A Story Of Two Immortal Men: Why Better Call Saul Makes Other Shows Seem Lazy

(NOTE: Based on time elapsed since the posting of this entry, the BS-o-meter calculates this is 10.854% likely to be something that Ferrett now regrets.)

Better Call Saul features two immortal men who can never die.  For the entirety of Better Call Saul’s existence, Slippin’ Jimmy and Mike are completely immune from physical trauma, because we’ve seen them in Breaking Bad and they’re okay.
The show knows that is a prequel, and more importantly, it knows that you know it’s a prequel.  The show has Mike walking into a room full of angry gangsters with guns, and he is wary – but the show, wisely, does not try to fill it with the tension of ZOMG WILL HITMAN MIKE SURVIVE, because we know he will.  Likewise, Slippin’ Jimmy is currently embroiled in legal battles, and millions are on the line, but his opponents are largely noble men who battle it out in courtrooms.  He’s not going to get shanked over an old-age home dispute.
And yet Better Call Saul is one of the tensest shows I have watched.
If you’re a writer, watching Better Call Saul highlights how fucking lazy “death” is as a threat.  What Better Call Saul is about is excruciating compromise – playing on the tension between the man Jimmy wants to be and what he wants now.  He wants to be a good lawyer because he admires his brother – but dammit, the straight and narrow path has not worked out for him.
So Better Call Saul is a master class in subtle pressures.  There is no reward for Jimmy if he follows all the rules – so he bends the rules a little, just to make way, and it gets him a better job as the kind of noble lawyer he wants to be.  But then one of three things happens:

  1. One of his past foibles requires him to do something even scummier to get himself out of it, or:
  2. Something good and wonderful and beautiful he’s gained by these small compromises is endangered, and the only way he can solve it is by falling back on the huckster Slippin’ Jimmy thing that he is so good at, or:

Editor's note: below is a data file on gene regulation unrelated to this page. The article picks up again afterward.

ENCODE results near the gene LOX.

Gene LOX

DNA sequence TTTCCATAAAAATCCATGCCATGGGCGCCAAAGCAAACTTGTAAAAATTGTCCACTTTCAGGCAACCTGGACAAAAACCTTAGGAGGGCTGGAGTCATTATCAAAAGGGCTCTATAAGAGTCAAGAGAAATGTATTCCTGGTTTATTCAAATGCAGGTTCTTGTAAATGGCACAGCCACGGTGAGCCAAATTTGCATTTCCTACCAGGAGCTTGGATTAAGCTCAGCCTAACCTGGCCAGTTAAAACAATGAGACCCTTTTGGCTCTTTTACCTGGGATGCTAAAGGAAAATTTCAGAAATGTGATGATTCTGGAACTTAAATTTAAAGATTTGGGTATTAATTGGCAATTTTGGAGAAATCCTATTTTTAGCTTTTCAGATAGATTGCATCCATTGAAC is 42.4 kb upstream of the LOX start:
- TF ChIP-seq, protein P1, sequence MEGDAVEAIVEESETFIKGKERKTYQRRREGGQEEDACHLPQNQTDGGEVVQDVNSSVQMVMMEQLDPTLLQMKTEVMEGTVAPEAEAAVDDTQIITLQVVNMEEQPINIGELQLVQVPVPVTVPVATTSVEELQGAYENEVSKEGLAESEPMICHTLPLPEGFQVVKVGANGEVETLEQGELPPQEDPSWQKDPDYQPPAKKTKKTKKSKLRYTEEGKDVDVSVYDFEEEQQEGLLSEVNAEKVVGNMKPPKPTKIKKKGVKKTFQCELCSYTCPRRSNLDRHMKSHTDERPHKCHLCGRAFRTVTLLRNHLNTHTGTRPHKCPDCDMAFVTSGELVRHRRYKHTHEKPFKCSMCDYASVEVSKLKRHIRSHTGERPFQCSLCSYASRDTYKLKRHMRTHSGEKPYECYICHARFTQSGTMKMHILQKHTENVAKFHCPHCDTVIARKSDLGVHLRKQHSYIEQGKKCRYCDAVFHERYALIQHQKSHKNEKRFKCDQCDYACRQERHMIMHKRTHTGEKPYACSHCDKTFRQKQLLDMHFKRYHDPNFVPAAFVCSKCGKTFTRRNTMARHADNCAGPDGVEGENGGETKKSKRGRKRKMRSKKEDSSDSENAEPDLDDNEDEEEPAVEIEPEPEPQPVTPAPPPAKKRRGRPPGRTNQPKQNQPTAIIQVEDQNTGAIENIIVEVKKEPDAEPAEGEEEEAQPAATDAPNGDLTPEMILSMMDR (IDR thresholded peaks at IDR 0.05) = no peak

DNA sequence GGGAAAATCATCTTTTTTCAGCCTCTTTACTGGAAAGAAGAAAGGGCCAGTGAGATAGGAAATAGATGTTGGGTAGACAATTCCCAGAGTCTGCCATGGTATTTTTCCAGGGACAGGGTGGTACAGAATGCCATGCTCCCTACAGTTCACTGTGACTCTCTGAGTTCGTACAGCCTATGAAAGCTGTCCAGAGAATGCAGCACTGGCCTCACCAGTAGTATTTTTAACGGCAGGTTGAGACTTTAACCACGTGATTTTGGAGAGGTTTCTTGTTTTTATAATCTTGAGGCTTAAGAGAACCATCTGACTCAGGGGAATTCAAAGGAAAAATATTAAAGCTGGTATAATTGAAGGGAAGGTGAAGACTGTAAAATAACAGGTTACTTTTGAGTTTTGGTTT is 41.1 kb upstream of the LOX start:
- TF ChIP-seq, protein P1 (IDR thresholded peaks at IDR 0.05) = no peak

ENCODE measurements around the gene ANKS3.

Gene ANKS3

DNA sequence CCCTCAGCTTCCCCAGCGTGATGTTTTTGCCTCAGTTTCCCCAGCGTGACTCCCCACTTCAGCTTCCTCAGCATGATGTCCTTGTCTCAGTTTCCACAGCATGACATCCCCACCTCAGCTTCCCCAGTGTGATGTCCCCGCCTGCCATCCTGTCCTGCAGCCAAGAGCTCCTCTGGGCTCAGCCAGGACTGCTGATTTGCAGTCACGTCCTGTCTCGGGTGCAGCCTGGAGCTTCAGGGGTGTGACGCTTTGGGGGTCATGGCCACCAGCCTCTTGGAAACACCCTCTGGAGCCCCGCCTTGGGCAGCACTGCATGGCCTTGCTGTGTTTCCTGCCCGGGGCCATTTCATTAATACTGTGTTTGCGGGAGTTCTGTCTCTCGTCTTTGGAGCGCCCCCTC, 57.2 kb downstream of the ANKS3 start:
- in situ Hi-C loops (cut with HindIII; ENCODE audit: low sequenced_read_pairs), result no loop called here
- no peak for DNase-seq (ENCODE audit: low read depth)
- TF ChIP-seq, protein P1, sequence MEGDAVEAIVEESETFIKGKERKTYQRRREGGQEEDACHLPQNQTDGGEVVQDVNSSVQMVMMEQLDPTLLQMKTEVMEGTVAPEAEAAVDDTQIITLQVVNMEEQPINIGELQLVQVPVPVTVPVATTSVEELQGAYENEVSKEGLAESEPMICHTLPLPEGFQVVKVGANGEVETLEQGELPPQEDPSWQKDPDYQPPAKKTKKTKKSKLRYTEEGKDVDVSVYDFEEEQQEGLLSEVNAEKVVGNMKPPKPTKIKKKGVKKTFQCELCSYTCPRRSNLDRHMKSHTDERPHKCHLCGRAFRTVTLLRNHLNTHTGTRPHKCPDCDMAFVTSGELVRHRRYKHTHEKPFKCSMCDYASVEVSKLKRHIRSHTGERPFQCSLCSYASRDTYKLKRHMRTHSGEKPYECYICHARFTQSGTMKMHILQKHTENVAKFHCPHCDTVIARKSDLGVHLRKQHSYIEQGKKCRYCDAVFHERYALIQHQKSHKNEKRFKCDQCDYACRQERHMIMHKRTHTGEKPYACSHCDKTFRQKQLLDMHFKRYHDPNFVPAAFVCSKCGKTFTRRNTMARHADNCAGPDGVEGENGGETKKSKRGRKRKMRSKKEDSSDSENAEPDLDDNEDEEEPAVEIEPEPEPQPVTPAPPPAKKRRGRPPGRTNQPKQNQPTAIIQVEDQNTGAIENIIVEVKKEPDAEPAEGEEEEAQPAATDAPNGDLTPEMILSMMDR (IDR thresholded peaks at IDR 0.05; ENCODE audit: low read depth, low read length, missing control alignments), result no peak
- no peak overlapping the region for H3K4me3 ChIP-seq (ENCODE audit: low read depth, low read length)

3. He does something noble, and loses ground.

That’s pretty much the plan, from a writer’s perspective.  But that tight focus really keeps Jimmy where it hurts emotionally.  Everything he gains, he’s gained because he’s born to be a slimy, double-crossing cheat.  Everything he loses, he loses because he has not been slimy enough.
What’s holding him back is his morality, and the show is about watching Jimmy desperately try to hold onto that human streak – to not betray the people he’s loved, even as they betray him.
And that’s what I find more compelling about Better Call Saul than Breaking Bad – Jimmy is redeemable.  Breaking Bad made the very wise decision early on in Season One to give Walter an out, and watch Walter throw it aside because dammit, Walter prioritized “Feeling potent” over “Fixing the actual problems.” Jimmy, though…
Better Call Saul is a complete train wreck, because you’re watching two brothers actually make each other into what they’re accusing them to be.  Jimmy does have a tendency to fall back on his con-man habits, but his brother’s relentless anger just forces him to be slimier.  Chuck wasn’t out to get Jimmy, but thanks to Jimmy’s anger he sure is now.  And if Jimmy just stopped trying to impress Kim, or Kim cared less for Jimmy, then Jimmy might not keep going to such radical lengths to “protect” her, but…